Last month, both BP and Shell produced statements in support of a carbon-pricing scheme, which in principle raises costs for the oil giants. Many remain skeptical of these oil companies’ commitment to addressing climate change, and their previous attempts to green up their image don’t inspire further confidence.
Oil companies have no reason to transition their business to renewable energy. Tweet This Quote
Ten years ago, many major oil companies had visionary leaders that pledged to transform their companies from fossil fuels to “energy” companies. Today they have committed themselves “back to basics”—in other words back to oil and gas drilling only.
Oil companies have no reason to transition their business to renewable energy. Renewable energy is simply a feel-good ad tactic. As Ben Elgin in BusinessWeek pointed out, “[Chevron’s] slogan, ‘Finding newer, cleaner ways to power the world,’ is splashed across its website. And ads launched in 2010 as part of Chevron’s ‘We Agree’ campaign declare, ‘It’s time oil companies get behind the development of renewable energy.’”
Instead of trying to convince oil companies to develop renewable energy, it is time to make oil companies obsolete and get behind renewable energy companies—companies that are solely focused on renewable energy.
Oil companies will never create a solution to end our dependence on oil. Tweet This Quote
Oil companies will never create a solution to end our dependence on oil. According to Oppenheimer & Co. analyst Fadel Gheit, quoted in Elgin’s article, “It’s not that oil companies dislike renewables, it’s just not their core business or where they have expertise. They just don’t know what to do with it.”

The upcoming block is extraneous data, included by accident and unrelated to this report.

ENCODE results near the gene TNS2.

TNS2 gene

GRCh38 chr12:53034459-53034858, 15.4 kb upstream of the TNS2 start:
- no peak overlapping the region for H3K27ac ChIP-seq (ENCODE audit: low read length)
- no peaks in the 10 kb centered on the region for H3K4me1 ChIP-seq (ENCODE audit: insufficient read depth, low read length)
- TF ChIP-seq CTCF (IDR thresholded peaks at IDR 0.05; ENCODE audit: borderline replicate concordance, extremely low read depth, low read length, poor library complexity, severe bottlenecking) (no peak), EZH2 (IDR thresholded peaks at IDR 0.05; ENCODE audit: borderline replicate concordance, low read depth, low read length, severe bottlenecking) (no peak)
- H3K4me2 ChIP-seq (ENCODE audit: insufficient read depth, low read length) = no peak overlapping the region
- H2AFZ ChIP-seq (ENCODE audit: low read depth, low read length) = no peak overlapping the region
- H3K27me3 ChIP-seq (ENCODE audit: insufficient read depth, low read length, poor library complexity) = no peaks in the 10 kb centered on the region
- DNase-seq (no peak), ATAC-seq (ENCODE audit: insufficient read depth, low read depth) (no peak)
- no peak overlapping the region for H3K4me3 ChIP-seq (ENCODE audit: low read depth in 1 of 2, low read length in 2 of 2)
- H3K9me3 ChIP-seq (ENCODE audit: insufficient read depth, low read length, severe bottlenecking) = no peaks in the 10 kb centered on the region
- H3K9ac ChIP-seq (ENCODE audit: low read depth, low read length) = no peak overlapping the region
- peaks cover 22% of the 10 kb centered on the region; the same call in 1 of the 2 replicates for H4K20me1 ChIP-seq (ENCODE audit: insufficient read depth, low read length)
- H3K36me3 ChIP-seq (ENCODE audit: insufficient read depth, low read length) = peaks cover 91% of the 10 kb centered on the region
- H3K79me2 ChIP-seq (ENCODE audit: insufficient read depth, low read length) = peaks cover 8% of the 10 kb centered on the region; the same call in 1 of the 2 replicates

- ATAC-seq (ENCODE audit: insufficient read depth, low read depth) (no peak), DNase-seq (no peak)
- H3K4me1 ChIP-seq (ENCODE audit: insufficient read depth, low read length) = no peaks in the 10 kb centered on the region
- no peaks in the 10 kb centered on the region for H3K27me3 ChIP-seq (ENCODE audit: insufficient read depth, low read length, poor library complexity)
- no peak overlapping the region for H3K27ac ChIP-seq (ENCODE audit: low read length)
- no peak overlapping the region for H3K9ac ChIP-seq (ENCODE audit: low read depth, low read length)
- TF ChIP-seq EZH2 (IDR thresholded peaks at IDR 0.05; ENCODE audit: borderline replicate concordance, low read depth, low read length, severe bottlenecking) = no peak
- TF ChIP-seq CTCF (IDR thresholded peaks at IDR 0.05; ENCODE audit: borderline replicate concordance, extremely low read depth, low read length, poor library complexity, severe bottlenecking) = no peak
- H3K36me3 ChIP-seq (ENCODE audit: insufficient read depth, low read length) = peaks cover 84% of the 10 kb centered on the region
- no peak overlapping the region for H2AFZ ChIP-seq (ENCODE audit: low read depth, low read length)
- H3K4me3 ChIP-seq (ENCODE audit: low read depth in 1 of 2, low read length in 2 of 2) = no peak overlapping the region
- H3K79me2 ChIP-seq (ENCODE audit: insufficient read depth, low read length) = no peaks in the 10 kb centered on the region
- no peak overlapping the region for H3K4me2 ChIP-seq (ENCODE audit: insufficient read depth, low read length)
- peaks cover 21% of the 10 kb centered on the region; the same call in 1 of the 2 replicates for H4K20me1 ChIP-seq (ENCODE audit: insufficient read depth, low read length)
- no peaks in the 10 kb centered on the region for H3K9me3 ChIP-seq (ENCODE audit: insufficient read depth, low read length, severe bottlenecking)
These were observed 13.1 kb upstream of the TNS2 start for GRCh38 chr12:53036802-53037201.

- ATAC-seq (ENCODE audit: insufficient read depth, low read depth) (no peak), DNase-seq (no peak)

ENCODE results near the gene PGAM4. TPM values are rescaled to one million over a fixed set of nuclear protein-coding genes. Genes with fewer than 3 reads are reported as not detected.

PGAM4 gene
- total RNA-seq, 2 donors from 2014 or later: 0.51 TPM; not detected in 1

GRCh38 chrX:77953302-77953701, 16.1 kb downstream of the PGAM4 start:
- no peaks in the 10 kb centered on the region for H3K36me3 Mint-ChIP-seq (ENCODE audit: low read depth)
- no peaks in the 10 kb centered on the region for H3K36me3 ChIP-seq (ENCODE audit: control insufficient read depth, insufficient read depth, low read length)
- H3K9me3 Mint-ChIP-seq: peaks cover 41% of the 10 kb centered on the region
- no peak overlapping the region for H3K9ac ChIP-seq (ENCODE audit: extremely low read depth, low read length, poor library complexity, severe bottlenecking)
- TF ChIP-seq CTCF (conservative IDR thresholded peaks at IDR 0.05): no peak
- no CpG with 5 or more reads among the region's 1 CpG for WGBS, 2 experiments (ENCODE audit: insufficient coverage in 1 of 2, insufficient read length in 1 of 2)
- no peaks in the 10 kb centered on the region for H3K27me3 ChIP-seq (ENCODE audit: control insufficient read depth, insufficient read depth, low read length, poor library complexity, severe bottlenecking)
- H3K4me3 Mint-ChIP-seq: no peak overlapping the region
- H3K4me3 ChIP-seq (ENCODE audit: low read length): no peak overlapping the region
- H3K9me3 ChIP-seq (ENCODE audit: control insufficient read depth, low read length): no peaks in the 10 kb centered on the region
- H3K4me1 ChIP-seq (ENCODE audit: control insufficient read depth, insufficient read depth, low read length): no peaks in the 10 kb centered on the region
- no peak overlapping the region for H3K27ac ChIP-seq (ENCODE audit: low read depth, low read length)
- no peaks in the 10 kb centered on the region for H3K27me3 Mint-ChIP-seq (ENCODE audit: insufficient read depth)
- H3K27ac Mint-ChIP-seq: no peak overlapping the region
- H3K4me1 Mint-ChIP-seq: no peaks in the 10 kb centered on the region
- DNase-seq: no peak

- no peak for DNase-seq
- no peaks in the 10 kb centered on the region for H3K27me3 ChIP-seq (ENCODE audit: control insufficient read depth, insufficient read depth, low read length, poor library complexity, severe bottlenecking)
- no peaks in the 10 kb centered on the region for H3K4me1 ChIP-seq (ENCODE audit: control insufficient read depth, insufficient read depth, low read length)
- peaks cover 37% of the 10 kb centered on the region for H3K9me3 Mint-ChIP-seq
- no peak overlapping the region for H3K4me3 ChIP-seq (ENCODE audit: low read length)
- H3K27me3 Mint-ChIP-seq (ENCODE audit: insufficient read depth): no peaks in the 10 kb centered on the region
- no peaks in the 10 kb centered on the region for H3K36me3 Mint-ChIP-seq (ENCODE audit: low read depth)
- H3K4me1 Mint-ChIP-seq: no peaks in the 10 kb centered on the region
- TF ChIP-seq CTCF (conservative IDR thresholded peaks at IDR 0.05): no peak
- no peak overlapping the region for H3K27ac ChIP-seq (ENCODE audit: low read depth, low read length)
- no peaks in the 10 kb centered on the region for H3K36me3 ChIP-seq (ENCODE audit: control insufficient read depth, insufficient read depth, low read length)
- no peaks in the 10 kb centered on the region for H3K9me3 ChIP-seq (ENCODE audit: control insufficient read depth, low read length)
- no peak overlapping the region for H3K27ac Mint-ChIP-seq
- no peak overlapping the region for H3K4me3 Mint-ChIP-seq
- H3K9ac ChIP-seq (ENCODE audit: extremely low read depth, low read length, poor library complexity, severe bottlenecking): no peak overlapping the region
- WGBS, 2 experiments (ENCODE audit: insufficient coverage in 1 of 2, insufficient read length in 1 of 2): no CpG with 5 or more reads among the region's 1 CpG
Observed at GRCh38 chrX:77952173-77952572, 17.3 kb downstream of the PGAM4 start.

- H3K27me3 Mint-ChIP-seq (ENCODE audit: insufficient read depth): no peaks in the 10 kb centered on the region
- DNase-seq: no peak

The companies successfully deploying renewable energy on a billion-dollar scale are not incumbent players in the energy industry, but entrepreneurs focusing only on renewables. The further development of the renewable energy industry will continue to depend on new entrepreneurs driving innovation.
History shows that energy companies are incapable of transitioning out of their core business into a new market. Wood companies, which dominated the US energy market for a century, never transitioned to coal. Coal companies never transitioned to oil, and the super major companies of today’s oil industry seem uncommitted to truly diversify into renewables.
That leaves the opportunities in renewable energy open for aspiring entrepreneurs. SunEdison, the company I started, is an example of a scrappy startup that grew into the largest solar service company in the world. We were able to help build a multi-billion dollar solar industry by creating a new business model for solar. By developing the pay-as-you-go model for solar energy, the consumer won, and the solar industry took off. The point is that we got up every single day with a 100 percent commitment to solar. We were not distracted by incumbent businesses, and we refused to fail.
Oil companies have no incentive to innovate or lead in renewable energy; they are only focused on maintaining the status quo. This principle holds true in other parts of the clean energy sector. Breakthroughs in electric vehicles are not coming from incumbent car companies like Ford and GM, but from new entrants like Tesla Motors.
Innovation comes from entrepreneurs on the cutting edge of technology. Tweet This Quote
Even within stationary storage, where batteries are used to store electrical energy from renewables and the grid, innovations are not coming from solar companies, but from startups like Stem that are focuses solely on deploying battery storage.
Innovation comes from entrepreneurs at the cutting edge of technology. Companies stuck in the status quo will never be leaders regardless of their countless campaigns to convince us otherwise.
Oil companies will continue to make grand statements, but they are last century’s energy source. With a majority of new energy generation coming from renewables, this century’s energy sources will be led by entrepreneurs with their eyes to the future.